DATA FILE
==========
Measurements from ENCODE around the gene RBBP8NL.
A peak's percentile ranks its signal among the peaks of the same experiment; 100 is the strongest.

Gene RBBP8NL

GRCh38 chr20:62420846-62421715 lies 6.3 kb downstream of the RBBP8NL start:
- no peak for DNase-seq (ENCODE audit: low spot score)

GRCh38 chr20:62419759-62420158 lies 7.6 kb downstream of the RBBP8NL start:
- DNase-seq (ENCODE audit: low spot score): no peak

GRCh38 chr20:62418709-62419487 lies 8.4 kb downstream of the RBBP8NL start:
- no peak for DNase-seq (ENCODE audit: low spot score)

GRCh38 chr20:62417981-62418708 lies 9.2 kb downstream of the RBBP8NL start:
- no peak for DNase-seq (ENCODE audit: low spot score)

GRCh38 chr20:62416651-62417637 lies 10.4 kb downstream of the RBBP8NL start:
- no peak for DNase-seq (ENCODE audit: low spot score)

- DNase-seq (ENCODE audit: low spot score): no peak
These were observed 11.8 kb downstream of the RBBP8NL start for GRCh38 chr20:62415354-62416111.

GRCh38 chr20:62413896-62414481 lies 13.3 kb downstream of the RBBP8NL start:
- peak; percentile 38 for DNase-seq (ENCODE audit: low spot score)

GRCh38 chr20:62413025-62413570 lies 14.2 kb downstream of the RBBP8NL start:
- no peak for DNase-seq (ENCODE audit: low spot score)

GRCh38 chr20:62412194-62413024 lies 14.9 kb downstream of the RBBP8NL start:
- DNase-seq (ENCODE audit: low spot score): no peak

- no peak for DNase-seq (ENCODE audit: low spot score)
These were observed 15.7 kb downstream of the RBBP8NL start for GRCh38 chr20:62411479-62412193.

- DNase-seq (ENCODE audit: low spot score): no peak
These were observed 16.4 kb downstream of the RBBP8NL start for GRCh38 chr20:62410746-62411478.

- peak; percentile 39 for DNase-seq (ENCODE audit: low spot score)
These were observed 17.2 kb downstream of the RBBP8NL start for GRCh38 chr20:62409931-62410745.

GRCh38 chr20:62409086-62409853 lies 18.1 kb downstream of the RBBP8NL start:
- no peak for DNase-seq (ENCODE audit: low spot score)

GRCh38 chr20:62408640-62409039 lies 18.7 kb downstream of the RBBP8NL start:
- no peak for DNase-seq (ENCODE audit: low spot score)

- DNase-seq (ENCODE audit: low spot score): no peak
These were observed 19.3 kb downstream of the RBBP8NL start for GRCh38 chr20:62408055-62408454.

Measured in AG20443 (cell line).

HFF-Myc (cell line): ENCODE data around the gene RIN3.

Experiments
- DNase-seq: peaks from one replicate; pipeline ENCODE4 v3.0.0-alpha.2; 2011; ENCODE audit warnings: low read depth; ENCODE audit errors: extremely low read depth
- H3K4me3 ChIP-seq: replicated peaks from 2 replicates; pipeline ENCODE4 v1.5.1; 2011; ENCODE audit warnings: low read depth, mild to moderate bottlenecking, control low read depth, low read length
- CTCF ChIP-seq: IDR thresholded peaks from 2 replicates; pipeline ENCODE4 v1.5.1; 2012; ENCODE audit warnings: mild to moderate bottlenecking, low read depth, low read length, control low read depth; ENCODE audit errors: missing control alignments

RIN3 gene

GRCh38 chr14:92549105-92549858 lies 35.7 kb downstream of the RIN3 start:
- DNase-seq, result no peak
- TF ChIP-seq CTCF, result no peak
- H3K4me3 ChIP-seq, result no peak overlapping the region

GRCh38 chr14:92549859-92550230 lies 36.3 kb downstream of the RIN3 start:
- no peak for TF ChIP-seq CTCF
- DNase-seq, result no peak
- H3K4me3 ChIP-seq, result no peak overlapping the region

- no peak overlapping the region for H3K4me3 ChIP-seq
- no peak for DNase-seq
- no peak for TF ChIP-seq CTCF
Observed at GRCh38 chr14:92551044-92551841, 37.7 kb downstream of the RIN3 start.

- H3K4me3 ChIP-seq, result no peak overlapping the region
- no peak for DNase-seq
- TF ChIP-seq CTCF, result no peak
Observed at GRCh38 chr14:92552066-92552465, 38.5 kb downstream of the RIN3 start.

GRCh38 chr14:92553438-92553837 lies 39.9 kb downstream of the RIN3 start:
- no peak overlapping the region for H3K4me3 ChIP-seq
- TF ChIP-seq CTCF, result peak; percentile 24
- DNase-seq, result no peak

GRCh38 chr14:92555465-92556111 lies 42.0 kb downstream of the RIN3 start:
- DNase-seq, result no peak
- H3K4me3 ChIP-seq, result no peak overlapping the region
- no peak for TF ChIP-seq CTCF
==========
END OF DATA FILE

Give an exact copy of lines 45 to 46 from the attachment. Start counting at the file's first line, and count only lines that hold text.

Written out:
GRCh38 chr14:92549859-92550230 lies 36.3 kb downstream of the RIN3 start:
- no peak for TF ChIP-seq CTCF